Miss Genevieve had the distinct impression she should let the matter rest, but her nagging inquisitiveness won the day. 
"And what of the other woman, the one who's reflection's in the mirror?" 
Stephen blanched in terror, pupils dilating widely. He firmly grasped her wrist, pulling her closer, his harsh whisper ringing in her ears. 
"If you value your life and mine, never ask me again. There can be no discussion of the shadow princess."

Sunday, April 3, 2011

The Shadow Princess- Part 3

Miss Genevieve was the sensible sort who did not believe in phantoms, spooks or things which went bump in the night, so the overwhelming sense of unease while entering the house caught her unawares. The young man answering the door was no more than thirty, pale and wiry as if he'd spent much of his life in a sick bed. He appeared genuinely happy to have a guest intrude upon his solitude, the smile on his thin lips enhancing his prominent hawkish features, skin pulled taut. He introduced himself as Stephen, Miss Matilda's great nephew, recently having competed his studies at Cambridge. Although Miss Genevieve was exceptionally well read, she never traveled. At the age of twenty-five she had barely been beyond the borders of the state in which she was born. It was for this reason she assumed she found Stephen oddly enthralling, hanging on his every word as he chatted about life abroad. The hour grew late, the sun sinking below the horizon, and Miss Genevieve reluctantly excused herself, promising her host she'd return to continue their delightful conversation. It was once she was on the forest road she noticed a weight lifting from her shoulders as if something in the house had been wrapped around her, quietly smothering her. Another bizarre detail struck her as strange. Every mirror was covered by a heavy, dark cloth; every picture frame turned face down. Not one reflective surface had she seen. Very odd, she thought to herself, making a mental note to ask Stephen about it when next they met.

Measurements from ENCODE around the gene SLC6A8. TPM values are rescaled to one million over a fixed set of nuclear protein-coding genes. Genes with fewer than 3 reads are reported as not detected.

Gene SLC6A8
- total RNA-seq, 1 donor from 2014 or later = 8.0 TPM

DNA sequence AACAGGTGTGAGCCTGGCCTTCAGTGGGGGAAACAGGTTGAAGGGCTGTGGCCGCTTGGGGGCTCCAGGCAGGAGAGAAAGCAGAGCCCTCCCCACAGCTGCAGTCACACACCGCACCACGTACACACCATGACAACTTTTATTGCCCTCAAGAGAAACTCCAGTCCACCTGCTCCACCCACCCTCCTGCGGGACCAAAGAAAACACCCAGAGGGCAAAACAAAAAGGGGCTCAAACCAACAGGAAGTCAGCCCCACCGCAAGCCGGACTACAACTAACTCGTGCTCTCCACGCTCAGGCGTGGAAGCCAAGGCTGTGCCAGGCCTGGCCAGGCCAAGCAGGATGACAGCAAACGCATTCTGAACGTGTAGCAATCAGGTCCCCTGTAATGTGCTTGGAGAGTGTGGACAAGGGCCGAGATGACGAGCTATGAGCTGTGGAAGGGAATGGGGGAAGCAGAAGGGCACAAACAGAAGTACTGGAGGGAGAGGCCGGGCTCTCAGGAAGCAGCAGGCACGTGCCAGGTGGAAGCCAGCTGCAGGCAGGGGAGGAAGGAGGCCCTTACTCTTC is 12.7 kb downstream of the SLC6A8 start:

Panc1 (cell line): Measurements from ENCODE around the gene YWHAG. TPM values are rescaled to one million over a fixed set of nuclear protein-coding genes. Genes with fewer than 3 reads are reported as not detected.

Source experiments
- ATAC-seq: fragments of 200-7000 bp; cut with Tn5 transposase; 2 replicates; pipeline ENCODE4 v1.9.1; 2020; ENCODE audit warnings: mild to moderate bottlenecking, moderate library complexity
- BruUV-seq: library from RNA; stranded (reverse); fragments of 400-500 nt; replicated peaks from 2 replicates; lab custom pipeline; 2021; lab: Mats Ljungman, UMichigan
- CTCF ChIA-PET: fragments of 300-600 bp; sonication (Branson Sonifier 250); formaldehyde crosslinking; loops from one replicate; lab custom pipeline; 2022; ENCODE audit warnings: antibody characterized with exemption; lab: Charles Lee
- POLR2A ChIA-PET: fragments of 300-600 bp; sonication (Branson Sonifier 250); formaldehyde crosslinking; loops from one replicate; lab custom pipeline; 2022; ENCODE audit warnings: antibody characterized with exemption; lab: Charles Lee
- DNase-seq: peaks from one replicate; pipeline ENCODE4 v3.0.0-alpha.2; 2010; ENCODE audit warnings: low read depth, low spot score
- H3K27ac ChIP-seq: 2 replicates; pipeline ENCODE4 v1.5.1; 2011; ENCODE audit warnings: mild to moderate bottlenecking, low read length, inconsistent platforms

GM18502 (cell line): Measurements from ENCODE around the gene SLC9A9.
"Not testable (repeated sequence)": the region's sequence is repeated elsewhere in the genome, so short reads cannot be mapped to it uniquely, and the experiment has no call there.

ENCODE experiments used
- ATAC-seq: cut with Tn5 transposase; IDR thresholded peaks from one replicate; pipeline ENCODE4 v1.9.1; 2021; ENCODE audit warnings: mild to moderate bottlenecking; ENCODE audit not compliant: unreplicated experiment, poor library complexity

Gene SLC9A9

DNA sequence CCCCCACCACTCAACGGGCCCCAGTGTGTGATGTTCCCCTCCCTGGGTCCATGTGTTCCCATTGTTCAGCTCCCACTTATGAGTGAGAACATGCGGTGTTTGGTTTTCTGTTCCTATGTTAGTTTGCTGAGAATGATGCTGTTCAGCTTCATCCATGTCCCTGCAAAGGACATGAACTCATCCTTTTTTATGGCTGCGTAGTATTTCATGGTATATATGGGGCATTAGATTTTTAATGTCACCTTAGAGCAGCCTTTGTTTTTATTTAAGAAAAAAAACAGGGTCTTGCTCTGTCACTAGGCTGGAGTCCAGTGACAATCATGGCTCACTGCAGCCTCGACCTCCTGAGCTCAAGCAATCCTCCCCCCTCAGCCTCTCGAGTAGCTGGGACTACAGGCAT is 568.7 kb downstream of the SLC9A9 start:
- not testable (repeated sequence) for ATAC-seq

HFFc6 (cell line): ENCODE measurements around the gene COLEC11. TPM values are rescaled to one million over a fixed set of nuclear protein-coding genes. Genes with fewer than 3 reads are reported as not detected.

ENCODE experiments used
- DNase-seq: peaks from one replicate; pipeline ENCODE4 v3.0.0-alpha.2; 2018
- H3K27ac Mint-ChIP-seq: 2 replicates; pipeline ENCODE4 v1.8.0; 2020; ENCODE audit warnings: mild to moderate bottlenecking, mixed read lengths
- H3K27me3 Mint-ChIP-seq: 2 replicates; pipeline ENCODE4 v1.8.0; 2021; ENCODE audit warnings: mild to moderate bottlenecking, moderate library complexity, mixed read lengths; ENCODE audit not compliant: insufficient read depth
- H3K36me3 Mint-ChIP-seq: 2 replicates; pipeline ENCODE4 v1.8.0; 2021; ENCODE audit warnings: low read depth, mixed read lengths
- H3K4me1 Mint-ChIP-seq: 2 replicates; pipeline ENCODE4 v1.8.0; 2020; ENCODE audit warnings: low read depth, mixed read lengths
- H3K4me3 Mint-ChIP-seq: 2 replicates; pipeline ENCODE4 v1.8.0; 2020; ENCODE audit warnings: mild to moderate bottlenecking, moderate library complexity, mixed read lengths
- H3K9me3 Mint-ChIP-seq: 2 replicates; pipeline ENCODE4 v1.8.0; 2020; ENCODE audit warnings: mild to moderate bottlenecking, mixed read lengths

Monday, March 28, 2011

The Shadow Princess- Part 2

A month elapsed, then a second, since Miss Matilda was laid to rest amongst her kin with only the priest and gravedigger to mourn her. The house in the forest remained shuttered, forgotten along with its last inhabitant, destined to be the domain of animals and specters until it was reclaimed by the earth. So the townspeople thought until the night of the storm. Wind howled through the sleepy village, icy rain pelting the windows like pebbles. No one saw the shadowy figure huddled against the onslaught of elements, although years later Mr. Chambers in the house nearest the forest would insist he managed a glimpse through a veil of water outside his window as he investigated what had his trusty hunting hound barking. The next morning, as the obligated locals cleared away the debris from the forest road, a pale light shimmering the door of the old house set tongues a wagging.